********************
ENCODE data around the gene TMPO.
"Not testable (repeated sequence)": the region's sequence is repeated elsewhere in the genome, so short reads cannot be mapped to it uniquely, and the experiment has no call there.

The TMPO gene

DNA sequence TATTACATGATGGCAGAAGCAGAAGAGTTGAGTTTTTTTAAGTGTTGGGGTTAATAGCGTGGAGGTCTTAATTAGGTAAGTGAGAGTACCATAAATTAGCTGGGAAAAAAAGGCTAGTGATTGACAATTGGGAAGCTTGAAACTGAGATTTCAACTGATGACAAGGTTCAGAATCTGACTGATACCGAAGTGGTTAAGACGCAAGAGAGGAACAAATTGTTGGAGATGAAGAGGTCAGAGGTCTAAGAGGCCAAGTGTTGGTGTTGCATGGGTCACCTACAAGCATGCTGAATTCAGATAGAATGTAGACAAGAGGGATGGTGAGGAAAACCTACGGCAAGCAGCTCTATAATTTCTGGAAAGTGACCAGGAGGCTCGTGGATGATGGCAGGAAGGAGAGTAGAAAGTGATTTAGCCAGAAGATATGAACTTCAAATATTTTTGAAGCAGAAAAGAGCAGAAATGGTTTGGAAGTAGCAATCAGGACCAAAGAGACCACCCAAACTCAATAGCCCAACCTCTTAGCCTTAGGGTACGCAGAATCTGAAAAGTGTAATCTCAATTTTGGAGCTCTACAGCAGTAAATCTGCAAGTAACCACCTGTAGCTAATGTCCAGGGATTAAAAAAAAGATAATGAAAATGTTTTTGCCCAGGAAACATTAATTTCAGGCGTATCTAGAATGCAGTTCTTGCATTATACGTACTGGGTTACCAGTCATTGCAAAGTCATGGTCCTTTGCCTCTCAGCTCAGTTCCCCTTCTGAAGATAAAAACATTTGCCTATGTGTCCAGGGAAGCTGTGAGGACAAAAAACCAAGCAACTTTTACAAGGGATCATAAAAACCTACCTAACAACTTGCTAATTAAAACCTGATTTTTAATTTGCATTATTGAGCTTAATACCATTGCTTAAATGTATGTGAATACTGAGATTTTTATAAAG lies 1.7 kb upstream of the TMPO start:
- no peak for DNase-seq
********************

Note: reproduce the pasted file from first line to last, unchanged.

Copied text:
ENCODE data around the gene TMPO.
"Not testable (repeated sequence)": the region's sequence is repeated elsewhere in the genome, so short reads cannot be mapped to it uniquely, and the experiment has no call there.

The TMPO gene

DNA sequence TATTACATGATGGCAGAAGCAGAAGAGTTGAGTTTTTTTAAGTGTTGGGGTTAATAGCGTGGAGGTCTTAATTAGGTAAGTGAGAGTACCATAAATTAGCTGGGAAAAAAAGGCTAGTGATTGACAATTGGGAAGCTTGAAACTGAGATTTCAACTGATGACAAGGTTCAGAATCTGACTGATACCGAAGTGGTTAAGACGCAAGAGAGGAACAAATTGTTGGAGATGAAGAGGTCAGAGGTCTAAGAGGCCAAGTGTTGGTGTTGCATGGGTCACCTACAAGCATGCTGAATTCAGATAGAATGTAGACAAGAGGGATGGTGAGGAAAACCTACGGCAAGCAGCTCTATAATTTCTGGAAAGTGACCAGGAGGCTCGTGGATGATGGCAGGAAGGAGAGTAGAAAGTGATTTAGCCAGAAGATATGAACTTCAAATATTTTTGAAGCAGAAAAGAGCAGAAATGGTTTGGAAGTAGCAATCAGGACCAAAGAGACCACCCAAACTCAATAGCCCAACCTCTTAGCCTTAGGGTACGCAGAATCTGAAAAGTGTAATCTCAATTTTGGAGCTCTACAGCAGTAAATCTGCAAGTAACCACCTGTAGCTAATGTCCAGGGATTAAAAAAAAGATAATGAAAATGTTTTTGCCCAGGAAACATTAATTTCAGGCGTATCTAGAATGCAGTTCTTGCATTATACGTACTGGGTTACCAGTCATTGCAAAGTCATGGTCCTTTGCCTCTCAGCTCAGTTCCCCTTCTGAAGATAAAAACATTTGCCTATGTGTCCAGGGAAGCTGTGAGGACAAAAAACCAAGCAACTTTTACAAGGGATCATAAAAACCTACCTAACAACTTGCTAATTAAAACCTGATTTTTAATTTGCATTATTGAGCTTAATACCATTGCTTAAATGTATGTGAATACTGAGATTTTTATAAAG lies 1.7 kb upstream of the TMPO start:
- no peak for DNase-seq